California officials Monday gave Sonoma County several steps it can take to handle another emergency better than the firestorm four months ago, including making sure the public doesn’t need to sign up in advance to receive warnings about an unfolding disaster.
Other changes recommended by the state Office of Emergency Services include clarifying county guidelines for how officials use different warning technologies, developing prescripted message templates and improving training for public safety incident commanders, dispatchers and others authorized to issue warnings during an urgent crisis.
The recommendations came as part of a formal state review of the process Sonoma County followed to alert people as the October wildfires began raging. The county’s warning procedures have been the subject of intense scrutiny and community criticism for the last four months, largely because local leaders didn’t send Amber Alert-style cellphone warnings that critics believe could have reached many more people in the inferno’s path.
“The County would benefit from additional training, exercises and awareness, with emphasis on coordinated communications and more preparation and analysis associated with these rapidly evolving evacuation scenarios,” the review said. “Training for circumstances with gradual evacuation scenarios, such as those triggered by slow-rise river flooding or incoming storms, is insufficient. This is a topic the Assessment Team believes requires further, in-depth attention at all levels of government.”
The state review identified several flaws in the county’s initial response, including a lack of “reliable, timely and coordinated situational awareness” about the severity of the firestorm during its first hours. The report also said the county’s failure to force warning messages onto the cellphones of people in harm’s way was based on a “limited and awareness and understanding” of the system that sends such alerts and “outdated information” regarding its technical abilities.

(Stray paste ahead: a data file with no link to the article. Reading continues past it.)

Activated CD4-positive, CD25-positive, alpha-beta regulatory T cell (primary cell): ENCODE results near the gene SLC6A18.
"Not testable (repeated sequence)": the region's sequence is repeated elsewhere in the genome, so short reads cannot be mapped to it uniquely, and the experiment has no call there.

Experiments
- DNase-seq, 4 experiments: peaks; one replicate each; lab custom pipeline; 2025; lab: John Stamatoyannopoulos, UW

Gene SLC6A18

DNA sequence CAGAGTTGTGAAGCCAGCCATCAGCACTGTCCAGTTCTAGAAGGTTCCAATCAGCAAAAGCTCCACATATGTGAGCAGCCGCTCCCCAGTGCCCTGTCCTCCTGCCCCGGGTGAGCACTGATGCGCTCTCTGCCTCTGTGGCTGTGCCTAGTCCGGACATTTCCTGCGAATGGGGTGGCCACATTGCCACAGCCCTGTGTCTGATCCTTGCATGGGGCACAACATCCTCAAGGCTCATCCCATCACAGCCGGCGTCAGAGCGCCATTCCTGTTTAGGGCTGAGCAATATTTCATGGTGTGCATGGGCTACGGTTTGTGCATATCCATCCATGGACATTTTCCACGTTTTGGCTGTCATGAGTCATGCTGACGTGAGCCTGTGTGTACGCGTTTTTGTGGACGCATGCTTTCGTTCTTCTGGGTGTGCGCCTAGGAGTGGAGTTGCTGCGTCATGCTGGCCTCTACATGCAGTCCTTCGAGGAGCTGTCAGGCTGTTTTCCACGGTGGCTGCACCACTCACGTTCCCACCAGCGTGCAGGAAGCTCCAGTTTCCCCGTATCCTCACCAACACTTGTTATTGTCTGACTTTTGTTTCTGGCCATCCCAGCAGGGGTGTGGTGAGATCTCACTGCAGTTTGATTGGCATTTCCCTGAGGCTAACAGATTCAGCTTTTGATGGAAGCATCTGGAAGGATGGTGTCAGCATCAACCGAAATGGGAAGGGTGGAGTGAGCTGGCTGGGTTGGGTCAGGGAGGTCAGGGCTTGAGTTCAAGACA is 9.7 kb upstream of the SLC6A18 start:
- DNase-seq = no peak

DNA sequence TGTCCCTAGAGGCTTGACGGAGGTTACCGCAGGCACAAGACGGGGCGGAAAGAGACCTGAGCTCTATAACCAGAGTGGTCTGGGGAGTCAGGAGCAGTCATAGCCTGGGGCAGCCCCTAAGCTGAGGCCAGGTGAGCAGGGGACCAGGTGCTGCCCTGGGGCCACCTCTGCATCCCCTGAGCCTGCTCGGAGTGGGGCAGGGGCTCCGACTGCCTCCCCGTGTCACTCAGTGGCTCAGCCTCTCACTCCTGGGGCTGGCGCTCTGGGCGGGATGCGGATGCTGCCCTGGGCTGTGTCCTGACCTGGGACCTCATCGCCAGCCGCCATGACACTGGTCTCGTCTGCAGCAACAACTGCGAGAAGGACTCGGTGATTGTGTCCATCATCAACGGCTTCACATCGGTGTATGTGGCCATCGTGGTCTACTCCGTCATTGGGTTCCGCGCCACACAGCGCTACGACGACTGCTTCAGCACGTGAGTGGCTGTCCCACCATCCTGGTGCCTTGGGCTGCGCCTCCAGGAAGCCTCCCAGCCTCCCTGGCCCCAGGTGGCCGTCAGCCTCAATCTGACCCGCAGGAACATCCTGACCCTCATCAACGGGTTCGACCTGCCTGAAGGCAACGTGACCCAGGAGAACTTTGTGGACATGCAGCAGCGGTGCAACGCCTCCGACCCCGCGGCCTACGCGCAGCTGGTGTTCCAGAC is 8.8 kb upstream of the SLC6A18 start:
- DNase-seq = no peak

Supervisor Shirlee Zane said the county handled much of the firestorm response well, but the state review made some “disturbing” findings, fueling her belief that officials should err on the side of sending too many alerts, not too few.
“We should alert people as many ways as we can — it’s not rocket science,” Zane said. “The cell towers went down. Electricity went out. Let’s face it: We do not have a foolproof system, especially for something as catastrophic as these fires. … We owe it to the public to give them every single means, every single way that we could possibly alert them.”
Mark Ghilarducci, director of the state emergency office, said his agency is in the process of developing statewide guidelines for issuing emergency alerts. Already, North Coast lawmakers have introduced a bill that would require all counties in the state to have an emergency alert program that could send messages to cellphones and follow new standards for warning the public.
“One life lost is too many, and it is clear there are significant shortcomings across this state when it comes to emergency alerts,” said state Sen. Mike McGuire, D-Healdsburg. “My belief is the best way to show that an issue is a priority is through your budget, and that is why the state of California needs to fund a statewide emergency alert standard in 2018.”
The review recommends Sonoma County establish a detailed process guiding the coordination of its alerting systems, including the opt-in Nixle and SoCo Alert platforms — or eliminate one of them entirely. In any case, the county should use the federal government’s Wireless Emergency Alert system for “all critical public alert and warnings” because those messages don’t require people in affected areas to sign up in advance, benefit people who are deaf or hearing-impaired, appear even to visitors and are “less exposed” to wireless network congestion, the review said.
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